A key European city absolutely saturated with history, Berlin is a must on every traveller’s list.
My travelling trio decided to take advantage of a free guided walking tour as a cheap way to see the city. The Berlin wall, the Holocaust Memorial, the Reichstag building and the Brandenburg gate are some of the icons we witnessed in the space of a few short hours.
We walked through the memorials, and tried to fathom the atrocity of the genocide commited against the Jewish population. We stood in the centre of the city and pictured the Russian advance at the end of the war. We witnessed the point where the Berlin wall first came down, and imagined what it was like to live in a city at the centre of an international war.
Our tour guide entertained us with a comprehensive and incredibly enriching overview of the WW2 history in Berlin. A fractured city within a divided country, at the centre of the insidious cold war. He explained the significance of each sight to major historic events, and it’s flow on effects for the rest of Europe and the world. He also helped us to understand how far Germany has come, and all that it has done, to atone for it’s Nazi WW2 past.
The Culture: Germans are generally a people of quiet pride, and I found them to be exceptionally welcoming and hospitable. The staunch, unfriendly stereotypes just weren’t true, and the language was actually quite nice.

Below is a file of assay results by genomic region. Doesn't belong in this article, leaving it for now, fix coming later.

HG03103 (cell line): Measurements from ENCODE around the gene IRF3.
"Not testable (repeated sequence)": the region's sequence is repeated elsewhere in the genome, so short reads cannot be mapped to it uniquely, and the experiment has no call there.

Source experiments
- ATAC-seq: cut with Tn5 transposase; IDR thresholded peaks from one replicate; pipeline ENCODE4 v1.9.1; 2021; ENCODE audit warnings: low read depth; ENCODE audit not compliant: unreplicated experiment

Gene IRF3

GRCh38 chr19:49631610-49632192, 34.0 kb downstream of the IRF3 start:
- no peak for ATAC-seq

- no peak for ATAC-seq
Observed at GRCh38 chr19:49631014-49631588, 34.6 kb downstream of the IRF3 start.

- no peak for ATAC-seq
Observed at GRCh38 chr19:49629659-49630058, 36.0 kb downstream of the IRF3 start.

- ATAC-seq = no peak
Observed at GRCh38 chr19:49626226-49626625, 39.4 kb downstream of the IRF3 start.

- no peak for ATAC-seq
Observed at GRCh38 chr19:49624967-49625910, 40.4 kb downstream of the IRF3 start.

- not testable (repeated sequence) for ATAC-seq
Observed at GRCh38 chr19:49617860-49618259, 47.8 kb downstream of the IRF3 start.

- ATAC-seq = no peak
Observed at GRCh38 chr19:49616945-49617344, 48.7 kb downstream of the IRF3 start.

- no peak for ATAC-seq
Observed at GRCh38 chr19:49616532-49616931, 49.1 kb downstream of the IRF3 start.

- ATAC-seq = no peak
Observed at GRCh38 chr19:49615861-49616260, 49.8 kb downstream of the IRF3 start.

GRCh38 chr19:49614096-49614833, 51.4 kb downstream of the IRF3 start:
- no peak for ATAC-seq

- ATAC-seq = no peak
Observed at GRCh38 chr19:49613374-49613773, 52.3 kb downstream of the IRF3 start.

The Food: Schnitzel and bratwurst were in good supply, and made for a nice little cultural experience. There’s quite a large Turkish population in Germany, and we were able to enjoy some German influenced Turkish street food as well.
Quite surprising to me as a non-drinker was the fact that the beer in Berlin was cheaper than the soft drink. Meg and Alex had a stien of beer each, costing them a grand total of 4 euros 20. My single, much smaller bottle of coke? 4 euros 80.
The Overall Price: Not bad at all. To be fair, I could just be comparing it to London. (Did I mention how expensive London is? Good grief).
Staying in an outer suburb and catching the train into the city was a very affordable way to do it, and also meant that we got to see more than just the city centre. There were plenty of cheap local supermarkets near our hostel, so grabbing pastry and fruit for breakfast was a cheap alternative to the mid-city cafe.
In Conclusion: I must confess, I was only in Berlin for 3 nights. It was a short trip, and not nearly enough time to be able to get a proper feel for the culture, and see all there is to see. I really liked Berlin, but I feel like I barely scratched the surface.
I simply have to go back.